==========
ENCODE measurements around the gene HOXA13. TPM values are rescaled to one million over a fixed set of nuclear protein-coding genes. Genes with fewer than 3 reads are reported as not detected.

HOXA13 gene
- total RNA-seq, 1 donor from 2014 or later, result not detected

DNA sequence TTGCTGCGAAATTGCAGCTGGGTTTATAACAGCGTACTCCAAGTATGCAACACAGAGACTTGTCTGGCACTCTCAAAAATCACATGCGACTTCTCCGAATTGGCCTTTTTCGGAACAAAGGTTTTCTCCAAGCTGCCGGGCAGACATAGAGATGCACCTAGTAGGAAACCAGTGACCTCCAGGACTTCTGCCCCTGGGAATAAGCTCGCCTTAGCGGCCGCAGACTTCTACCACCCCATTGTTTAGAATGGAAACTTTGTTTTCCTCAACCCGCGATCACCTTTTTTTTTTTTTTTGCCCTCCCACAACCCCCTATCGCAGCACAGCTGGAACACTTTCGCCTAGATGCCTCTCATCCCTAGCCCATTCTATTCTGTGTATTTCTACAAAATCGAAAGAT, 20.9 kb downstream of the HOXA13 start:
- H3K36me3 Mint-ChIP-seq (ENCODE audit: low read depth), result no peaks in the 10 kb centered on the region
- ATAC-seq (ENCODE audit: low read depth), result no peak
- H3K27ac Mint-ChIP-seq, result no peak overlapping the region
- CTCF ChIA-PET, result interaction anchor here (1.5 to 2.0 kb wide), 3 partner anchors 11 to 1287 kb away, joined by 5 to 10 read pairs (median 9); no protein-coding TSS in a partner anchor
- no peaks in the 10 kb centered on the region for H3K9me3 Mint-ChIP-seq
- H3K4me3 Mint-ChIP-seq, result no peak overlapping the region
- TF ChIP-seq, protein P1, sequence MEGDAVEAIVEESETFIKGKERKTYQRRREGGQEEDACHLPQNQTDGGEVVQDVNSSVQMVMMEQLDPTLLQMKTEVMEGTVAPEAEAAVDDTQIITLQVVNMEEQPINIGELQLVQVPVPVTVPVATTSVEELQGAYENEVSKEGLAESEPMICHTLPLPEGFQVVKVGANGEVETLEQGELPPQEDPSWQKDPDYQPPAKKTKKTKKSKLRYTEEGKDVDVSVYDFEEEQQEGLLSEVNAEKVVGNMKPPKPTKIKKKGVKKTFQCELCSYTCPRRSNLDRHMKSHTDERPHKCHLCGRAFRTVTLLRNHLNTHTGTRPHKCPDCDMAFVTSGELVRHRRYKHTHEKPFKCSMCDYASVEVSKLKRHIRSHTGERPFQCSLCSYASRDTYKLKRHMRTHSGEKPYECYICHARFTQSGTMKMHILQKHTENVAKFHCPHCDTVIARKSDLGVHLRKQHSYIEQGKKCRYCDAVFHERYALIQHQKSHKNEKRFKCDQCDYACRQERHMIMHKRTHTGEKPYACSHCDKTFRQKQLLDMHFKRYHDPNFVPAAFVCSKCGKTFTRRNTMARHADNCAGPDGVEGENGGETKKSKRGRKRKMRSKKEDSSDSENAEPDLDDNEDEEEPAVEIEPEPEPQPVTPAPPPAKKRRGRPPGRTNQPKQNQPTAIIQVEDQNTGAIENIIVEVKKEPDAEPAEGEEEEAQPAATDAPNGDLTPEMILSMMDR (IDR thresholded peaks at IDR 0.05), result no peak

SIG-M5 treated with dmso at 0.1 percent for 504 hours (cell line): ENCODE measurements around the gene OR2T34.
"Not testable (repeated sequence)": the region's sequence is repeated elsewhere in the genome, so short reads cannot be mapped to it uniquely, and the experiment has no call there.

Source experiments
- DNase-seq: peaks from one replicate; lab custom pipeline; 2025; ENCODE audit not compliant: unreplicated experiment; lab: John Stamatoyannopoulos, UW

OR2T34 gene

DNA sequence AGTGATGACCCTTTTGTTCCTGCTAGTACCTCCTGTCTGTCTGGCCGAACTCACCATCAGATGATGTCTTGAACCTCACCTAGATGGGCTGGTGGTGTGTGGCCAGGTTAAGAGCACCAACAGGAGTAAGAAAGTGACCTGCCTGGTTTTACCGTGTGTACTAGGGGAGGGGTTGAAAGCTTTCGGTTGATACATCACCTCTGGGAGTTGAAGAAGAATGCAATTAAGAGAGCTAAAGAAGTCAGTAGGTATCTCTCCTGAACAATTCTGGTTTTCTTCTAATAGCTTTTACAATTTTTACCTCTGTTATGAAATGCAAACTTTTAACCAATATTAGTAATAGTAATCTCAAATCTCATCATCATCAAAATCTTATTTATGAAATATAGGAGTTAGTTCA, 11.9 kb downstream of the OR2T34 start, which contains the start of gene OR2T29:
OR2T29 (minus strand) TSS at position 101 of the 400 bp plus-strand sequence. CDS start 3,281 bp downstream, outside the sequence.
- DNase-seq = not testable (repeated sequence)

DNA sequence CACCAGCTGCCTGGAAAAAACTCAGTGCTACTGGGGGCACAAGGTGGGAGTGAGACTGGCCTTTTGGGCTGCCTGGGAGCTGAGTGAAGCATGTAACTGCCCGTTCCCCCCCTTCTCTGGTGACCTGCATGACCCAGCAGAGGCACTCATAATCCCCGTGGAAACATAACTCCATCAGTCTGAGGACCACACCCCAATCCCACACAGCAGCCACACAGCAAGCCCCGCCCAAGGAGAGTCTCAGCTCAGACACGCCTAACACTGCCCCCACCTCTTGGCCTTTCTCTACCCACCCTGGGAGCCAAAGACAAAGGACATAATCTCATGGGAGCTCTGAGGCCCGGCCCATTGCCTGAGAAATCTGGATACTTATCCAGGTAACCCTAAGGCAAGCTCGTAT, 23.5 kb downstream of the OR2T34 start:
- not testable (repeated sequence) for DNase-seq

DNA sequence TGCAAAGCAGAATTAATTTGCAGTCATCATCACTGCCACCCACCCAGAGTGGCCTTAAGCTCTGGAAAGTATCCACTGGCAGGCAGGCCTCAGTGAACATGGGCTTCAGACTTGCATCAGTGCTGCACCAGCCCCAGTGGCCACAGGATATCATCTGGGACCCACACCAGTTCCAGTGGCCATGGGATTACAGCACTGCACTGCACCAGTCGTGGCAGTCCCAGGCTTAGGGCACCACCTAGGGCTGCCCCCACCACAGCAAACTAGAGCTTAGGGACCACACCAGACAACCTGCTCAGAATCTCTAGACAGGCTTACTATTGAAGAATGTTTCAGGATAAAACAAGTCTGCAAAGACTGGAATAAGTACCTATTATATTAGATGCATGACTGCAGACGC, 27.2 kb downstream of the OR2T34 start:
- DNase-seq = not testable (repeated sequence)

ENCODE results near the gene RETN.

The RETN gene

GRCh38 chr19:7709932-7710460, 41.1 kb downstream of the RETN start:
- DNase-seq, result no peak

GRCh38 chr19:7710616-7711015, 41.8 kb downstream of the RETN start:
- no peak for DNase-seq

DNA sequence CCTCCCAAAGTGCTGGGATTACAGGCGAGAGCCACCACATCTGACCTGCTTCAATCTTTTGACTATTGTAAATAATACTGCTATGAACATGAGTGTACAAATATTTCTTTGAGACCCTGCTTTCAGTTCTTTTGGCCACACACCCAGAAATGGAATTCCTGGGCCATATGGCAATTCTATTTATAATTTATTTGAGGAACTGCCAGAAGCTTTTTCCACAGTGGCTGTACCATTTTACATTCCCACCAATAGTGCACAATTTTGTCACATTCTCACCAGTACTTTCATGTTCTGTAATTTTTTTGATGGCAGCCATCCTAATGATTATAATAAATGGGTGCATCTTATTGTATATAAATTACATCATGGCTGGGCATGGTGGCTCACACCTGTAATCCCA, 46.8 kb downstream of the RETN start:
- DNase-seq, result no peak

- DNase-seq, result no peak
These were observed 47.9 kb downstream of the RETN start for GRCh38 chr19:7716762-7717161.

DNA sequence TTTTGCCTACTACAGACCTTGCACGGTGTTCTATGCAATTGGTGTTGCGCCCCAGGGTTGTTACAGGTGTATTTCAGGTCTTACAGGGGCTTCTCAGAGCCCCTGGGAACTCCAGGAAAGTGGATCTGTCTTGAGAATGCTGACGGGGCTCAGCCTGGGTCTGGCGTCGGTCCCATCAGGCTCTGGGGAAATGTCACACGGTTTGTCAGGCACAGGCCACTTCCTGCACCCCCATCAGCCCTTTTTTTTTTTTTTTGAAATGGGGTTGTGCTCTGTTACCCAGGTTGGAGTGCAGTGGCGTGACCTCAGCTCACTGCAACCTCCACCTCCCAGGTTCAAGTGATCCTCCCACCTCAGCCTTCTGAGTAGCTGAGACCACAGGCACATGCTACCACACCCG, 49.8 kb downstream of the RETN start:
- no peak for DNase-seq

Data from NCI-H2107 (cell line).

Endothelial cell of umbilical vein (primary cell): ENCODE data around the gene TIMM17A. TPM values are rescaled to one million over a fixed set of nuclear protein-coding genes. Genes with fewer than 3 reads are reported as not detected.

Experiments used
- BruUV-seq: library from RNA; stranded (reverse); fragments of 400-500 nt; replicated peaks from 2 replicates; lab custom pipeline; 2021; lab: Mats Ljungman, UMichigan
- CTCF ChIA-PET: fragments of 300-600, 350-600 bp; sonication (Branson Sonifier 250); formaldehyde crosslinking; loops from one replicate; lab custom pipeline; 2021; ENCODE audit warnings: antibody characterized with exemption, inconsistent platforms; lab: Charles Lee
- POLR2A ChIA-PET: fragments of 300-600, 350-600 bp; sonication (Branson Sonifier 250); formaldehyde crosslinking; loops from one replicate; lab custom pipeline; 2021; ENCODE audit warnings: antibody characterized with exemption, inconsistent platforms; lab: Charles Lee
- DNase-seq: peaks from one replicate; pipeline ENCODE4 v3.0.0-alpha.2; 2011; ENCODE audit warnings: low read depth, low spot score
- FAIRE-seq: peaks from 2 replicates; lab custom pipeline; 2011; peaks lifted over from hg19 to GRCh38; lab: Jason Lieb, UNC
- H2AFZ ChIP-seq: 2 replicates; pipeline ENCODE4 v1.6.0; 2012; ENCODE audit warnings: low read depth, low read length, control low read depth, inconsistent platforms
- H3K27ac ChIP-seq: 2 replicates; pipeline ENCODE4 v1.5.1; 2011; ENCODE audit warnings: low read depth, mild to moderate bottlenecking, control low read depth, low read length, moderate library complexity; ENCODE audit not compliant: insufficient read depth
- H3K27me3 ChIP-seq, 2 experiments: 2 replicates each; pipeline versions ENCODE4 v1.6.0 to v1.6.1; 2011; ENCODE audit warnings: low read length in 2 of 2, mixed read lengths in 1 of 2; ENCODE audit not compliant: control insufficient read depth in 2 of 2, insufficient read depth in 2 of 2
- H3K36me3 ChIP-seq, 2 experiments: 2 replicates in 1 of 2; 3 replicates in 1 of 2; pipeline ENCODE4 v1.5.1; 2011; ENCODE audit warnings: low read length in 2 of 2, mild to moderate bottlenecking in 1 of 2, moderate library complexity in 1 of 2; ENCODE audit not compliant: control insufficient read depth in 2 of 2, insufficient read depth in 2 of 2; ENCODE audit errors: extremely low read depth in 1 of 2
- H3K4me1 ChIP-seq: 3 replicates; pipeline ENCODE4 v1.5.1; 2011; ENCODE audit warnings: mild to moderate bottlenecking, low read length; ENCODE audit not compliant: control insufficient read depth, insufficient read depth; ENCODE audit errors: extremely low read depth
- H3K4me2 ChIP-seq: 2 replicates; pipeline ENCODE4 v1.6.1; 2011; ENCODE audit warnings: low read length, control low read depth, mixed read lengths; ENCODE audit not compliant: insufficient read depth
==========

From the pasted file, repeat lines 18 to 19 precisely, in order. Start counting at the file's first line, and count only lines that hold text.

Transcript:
OR2T29 (minus strand) TSS at position 101 of the 400 bp plus-strand sequence. CDS start 3,281 bp downstream, outside the sequence.
- DNase-seq = not testable (repeated sequence)